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I am struggling with creating a Stored Procedure in SQL Server for getting sales statistics. I have managed to get the information I need out, but the query is a mess and I have probably messed up the table variable by using 3 different ones.

Any ideas on how to merge this triple part-query into one?

BEGIN
SET NOCOUNT ON;

    DECLARE @SalesStats TABLE
    (
        NumberOfProcessed int,
        SellerID int
    )

    DECLARE @1 TABLE(
    NumberOfPaidOrders int, 
    SellerID int
    )

    DECLARE @2 TABLE(
    TotalAmountPaid int, 
    SellerID int
    )

    --Number of Processed orders. Removing 0 as its test account.

    INSERT INTO @SalesStats (NumberOfProcessed, PO.SellerID)
    SELECT COUNT(PO.OrderId) AS NumberOfProcessed, PO.SellerID
    FROM ProcessedORder AS PO
    WHERE NOT PO.SellerID = 0 
    GROUP BY PO.SellerID
    ORDER BY PO.SellerID

    --Number of paid orders

    INSERT INTO @1 (NumberOfPaidOrders, SellerID)
    SELECT COUNT(AA.OrderId) AS NumberOfPaidOrders, AA.SellerID
    FROM AcceptedOrder AS AA
    LEFT JOIN ProcessedORder AS PO ON AA.OrderId = PO.OrderId
    GROUP BY AA.SellerID
    ORDER BY AA.SellerID

     --Total amount paid

    INSERT INTO @2 (TotalAmountPaid, SellerID)
    SELECT SUM(AA.Amount) AS TotalAmountPaid, SellerID
    FROM AcceptedOrder AS AA
    GROUP BY AA.SellerID
    ORDER BY AA.SellerID

    SELECT DISTINCT(SS.SellerID), SS.NumberOfProcessed, one.NumberOfPaidOrders, two.TotalAmountPaid, two.TotalAmountPaid / one.NumberOfPaidOrders AS AverageAmountPaid FROM @SalesStats AS SS
    LEFT JOIN @1 AS one ON SS.SellerID = one.SellerID
    LEFT JOIN @2 AS two ON SS.SellerID = two.SellerID
    ORDER BY SS.NumberOfProcessed DESC
END
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Table variables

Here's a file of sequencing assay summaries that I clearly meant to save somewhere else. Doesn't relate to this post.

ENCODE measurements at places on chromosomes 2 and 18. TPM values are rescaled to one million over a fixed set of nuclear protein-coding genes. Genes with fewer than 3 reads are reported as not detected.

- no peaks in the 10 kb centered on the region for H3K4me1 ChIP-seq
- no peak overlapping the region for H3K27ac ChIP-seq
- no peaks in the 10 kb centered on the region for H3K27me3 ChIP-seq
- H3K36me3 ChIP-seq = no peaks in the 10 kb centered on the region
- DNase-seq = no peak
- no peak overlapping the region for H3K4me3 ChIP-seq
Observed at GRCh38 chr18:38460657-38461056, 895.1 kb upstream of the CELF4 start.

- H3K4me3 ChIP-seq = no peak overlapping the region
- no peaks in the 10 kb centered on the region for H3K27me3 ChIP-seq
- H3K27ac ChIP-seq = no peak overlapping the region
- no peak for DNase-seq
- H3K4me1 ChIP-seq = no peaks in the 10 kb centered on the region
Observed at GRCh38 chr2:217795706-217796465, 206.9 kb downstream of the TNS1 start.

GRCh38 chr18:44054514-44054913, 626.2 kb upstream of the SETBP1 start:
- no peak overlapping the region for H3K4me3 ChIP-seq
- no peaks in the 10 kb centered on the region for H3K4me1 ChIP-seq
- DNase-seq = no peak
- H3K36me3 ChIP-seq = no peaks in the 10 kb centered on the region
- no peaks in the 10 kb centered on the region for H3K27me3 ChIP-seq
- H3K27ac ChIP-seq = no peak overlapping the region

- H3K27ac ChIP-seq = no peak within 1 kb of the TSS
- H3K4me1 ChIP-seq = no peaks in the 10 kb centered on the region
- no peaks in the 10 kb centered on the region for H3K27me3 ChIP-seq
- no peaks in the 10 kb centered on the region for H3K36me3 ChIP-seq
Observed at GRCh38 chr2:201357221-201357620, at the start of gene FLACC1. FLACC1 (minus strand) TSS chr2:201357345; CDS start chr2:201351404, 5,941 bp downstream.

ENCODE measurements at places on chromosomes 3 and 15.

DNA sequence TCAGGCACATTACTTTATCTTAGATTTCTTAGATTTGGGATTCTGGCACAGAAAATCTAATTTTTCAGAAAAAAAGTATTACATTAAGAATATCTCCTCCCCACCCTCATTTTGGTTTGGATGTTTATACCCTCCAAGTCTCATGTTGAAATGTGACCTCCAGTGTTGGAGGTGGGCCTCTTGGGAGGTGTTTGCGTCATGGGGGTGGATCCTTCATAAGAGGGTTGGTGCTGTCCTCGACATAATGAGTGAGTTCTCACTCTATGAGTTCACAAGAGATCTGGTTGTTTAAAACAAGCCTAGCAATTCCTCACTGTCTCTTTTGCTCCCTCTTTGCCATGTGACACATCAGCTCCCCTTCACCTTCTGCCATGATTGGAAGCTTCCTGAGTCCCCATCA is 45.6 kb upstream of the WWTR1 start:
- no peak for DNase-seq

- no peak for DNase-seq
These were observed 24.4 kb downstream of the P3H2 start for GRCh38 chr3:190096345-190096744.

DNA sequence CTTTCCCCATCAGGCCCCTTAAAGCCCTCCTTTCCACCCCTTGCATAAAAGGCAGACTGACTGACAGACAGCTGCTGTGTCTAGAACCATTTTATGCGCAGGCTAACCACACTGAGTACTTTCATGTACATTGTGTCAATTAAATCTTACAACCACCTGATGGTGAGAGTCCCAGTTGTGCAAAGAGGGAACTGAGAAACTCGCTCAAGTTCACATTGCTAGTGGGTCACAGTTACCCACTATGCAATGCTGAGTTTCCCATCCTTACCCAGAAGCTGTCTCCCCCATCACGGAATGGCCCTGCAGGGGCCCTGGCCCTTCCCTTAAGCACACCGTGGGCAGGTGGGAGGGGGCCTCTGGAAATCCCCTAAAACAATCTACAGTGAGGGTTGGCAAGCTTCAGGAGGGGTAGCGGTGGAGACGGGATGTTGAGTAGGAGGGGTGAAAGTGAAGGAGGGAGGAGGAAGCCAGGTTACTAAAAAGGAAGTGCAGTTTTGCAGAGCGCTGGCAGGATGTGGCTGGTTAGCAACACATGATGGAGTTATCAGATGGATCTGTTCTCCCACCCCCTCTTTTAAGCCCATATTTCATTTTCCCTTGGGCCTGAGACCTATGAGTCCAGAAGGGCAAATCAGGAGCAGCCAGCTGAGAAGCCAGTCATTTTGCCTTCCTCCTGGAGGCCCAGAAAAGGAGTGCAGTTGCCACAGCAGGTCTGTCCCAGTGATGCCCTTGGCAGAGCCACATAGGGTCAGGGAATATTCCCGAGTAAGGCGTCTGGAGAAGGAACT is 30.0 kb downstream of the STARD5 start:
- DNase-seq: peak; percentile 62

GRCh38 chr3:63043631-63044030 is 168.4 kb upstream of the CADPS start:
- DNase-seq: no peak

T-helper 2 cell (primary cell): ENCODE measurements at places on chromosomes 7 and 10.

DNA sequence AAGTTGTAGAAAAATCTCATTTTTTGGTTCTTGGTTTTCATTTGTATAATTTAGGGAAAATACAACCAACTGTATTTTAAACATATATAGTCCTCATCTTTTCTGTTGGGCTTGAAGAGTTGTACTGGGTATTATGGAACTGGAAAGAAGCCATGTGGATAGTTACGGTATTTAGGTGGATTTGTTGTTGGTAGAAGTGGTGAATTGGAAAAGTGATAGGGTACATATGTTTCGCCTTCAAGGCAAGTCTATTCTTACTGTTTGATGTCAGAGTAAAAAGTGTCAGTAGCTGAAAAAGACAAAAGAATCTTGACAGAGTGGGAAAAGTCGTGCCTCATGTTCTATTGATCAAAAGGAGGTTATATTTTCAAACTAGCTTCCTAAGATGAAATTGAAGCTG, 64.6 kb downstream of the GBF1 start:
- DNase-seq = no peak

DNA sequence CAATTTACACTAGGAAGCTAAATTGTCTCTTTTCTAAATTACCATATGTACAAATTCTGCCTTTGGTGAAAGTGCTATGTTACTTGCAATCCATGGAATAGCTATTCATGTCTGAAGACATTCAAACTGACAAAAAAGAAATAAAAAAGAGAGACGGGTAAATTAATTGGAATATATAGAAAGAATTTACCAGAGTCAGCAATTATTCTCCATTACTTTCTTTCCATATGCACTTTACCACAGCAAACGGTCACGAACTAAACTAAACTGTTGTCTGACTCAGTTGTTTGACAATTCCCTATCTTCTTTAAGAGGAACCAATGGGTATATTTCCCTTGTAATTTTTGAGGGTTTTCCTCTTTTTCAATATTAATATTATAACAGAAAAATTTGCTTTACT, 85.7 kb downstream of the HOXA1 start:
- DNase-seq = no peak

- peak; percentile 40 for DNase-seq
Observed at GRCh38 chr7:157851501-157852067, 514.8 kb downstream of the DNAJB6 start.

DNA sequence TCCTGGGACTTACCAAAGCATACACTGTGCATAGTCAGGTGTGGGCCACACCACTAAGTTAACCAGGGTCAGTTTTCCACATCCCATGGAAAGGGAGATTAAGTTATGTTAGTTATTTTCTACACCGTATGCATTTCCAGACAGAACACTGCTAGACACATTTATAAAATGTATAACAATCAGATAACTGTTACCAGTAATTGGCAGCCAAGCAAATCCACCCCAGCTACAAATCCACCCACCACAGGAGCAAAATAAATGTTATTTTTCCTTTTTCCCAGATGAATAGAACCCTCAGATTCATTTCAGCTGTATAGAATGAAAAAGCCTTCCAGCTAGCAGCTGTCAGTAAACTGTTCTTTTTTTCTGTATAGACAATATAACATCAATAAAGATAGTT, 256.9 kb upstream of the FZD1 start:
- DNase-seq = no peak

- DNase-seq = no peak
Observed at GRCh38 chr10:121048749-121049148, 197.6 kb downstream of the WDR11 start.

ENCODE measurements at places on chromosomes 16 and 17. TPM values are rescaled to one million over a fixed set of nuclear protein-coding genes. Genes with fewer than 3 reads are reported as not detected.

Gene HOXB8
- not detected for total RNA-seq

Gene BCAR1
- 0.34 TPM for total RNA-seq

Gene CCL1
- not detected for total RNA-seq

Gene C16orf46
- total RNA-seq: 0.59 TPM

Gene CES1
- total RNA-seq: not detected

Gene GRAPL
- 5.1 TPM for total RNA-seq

Because you are using them only once, and as part of a bigger query, there is really no benefits in using a table variable nor a temporary table. The best choice in this case is to use a Common Table Expressions, or CTE.

A CTE basically works like a subquery but unlike a traditional subquery, it has the advantage of reading from top to bottom rather than inside out as traditionally done. Here is a sample:

WITH SalesStats AS (
  SELECT PO.SellerID, COUNT(PO.OrderId) AS NumberOfProcessed
  FROM ProcessedOrder AS PO
  WHERE PO.SellerID <> 0
  GROUP BY PO.SellerID
)
SELECT ss.SellerID, ss.NumberOfProcessed
FROM SalesStats AS SS;

Improper use of ORDER BY

Your INSERT INTO queries has a ORDER BY which contributes nothing and in fact may penalize your performance. The only time you should use an ORDER BY is in the final select.

There are legitimate cases where your INSERT INTO (or an UPDATE) may need an ORDER BY but those are the exceptions, not the rule. By putting in an ORDER BY, you are tying up the optimizer's hands because it has less choices it can make in optimizing the queries. Don't do that.

Lack of schema names

You do not qualify your tables. It's very good practice to always use two-naming as the default --- schema.table rather than just table. Consider that multiple schemas within a database could have a table with same name, that a user could be in their own schema (especially from older database where things worked differently back then), that you are forcing the server to do a search of all schema to bind the tables. I'm going to assume that your tables are in the default dbo schema. Therefore....

SELECT PO.SellerID, COUNT(PO.OrderId) AS NumberOfProcessed
FROM dbo.ProcessedOrder AS PO
WHERE PO.SellerID <> 0
GROUP BY PO.SellerID;

Note that a CTE do not have two-part naming because it is defined in the scope of query. But all real objects (e.g. tables or views or stored procedures) should all be named with schema and object names explicitly.

Column ordering

To be honest, I found it confusing to see aggregates listed first then the grouping columns last. Normally, I would write query vertically, with grouping columns first.

SELECT 
  PO.SellerID, 
  COUNT(PO.OrderId) AS NumberOfProcessed
FROM dbo.ProcessedOrder AS PO
WHERE PO.SellerID <> 0
GROUP BY PO.SellerID;

In a small query with only few columns it might be OK to have them as one line but for more complicated queries, vertical listing makes it much easier to see what is going out from that query. By listing the grouping columns, it helps to verify the GROUP BY as well.

Unnecessary use of DISTINCT